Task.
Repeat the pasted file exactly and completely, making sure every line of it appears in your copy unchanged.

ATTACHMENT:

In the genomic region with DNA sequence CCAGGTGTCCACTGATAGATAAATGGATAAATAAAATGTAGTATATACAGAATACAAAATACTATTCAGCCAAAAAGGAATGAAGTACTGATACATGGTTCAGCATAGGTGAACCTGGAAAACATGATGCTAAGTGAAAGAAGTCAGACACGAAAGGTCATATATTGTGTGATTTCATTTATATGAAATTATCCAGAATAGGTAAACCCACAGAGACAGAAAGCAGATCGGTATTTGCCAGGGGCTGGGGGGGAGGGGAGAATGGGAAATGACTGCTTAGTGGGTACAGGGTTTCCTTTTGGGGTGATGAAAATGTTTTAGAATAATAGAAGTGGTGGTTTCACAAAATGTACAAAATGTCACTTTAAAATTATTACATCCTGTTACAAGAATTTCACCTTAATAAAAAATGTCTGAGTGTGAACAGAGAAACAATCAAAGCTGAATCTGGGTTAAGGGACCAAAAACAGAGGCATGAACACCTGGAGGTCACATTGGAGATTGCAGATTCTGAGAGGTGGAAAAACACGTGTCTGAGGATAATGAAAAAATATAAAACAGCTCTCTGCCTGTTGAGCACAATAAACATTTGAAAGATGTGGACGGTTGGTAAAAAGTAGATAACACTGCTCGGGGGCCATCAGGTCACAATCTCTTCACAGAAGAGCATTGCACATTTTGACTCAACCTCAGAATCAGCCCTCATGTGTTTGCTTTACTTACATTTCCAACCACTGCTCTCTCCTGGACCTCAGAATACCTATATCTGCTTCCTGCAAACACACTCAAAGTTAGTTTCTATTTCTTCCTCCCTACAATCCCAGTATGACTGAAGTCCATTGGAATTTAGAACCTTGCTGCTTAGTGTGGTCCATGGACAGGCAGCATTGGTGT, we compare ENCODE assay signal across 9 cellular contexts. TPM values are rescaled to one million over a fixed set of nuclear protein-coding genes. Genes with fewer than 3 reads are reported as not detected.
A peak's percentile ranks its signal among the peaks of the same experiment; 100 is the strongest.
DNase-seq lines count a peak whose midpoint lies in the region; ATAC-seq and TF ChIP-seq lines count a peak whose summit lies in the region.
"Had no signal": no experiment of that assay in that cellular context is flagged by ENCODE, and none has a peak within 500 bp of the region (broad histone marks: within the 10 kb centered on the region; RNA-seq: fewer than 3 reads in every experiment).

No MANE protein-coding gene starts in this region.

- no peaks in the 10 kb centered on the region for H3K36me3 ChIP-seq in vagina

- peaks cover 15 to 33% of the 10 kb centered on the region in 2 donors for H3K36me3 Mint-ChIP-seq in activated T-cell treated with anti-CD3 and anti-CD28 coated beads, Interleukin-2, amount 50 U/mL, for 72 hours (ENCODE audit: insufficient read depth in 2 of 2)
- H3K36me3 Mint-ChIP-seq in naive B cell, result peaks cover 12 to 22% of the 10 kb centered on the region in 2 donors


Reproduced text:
In the genomic region with DNA sequence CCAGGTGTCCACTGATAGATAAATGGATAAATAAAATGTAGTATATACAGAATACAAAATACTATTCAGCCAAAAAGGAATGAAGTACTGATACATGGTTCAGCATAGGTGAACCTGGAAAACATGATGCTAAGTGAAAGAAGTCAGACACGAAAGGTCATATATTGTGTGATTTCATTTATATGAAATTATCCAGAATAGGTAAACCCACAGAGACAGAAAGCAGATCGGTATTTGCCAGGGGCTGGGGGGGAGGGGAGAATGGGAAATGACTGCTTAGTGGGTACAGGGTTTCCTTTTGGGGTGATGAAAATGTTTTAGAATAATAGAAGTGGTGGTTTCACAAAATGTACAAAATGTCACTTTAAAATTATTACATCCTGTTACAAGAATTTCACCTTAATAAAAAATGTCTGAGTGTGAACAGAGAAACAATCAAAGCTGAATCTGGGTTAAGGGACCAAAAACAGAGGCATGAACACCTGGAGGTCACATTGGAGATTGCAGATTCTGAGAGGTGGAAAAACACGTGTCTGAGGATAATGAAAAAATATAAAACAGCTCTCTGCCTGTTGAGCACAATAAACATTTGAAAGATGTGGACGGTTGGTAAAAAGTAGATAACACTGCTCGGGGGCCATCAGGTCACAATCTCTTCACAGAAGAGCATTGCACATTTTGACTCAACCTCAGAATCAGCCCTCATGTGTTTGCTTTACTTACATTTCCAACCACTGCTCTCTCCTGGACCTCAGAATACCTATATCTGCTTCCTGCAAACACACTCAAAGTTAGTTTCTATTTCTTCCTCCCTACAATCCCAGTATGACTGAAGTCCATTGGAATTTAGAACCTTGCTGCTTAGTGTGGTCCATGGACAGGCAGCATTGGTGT, we compare ENCODE assay signal across 9 cellular contexts. TPM values are rescaled to one million over a fixed set of nuclear protein-coding genes. Genes with fewer than 3 reads are reported as not detected.
A peak's percentile ranks its signal among the peaks of the same experiment; 100 is the strongest.
DNase-seq lines count a peak whose midpoint lies in the region; ATAC-seq and TF ChIP-seq lines count a peak whose summit lies in the region.
"Had no signal": no experiment of that assay in that cellular context is flagged by ENCODE, and none has a peak within 500 bp of the region (broad histone marks: within the 10 kb centered on the region; RNA-seq: fewer than 3 reads in every experiment).

No MANE protein-coding gene starts in this region.

- no peaks in the 10 kb centered on the region for H3K36me3 ChIP-seq in vagina

- peaks cover 15 to 33% of the 10 kb centered on the region in 2 donors for H3K36me3 Mint-ChIP-seq in activated T-cell treated with anti-CD3 and anti-CD28 coated beads, Interleukin-2, amount 50 U/mL, for 72 hours (ENCODE audit: insufficient read depth in 2 of 2)
- H3K36me3 Mint-ChIP-seq in naive B cell, result peaks cover 12 to 22% of the 10 kb centered on the region in 2 donors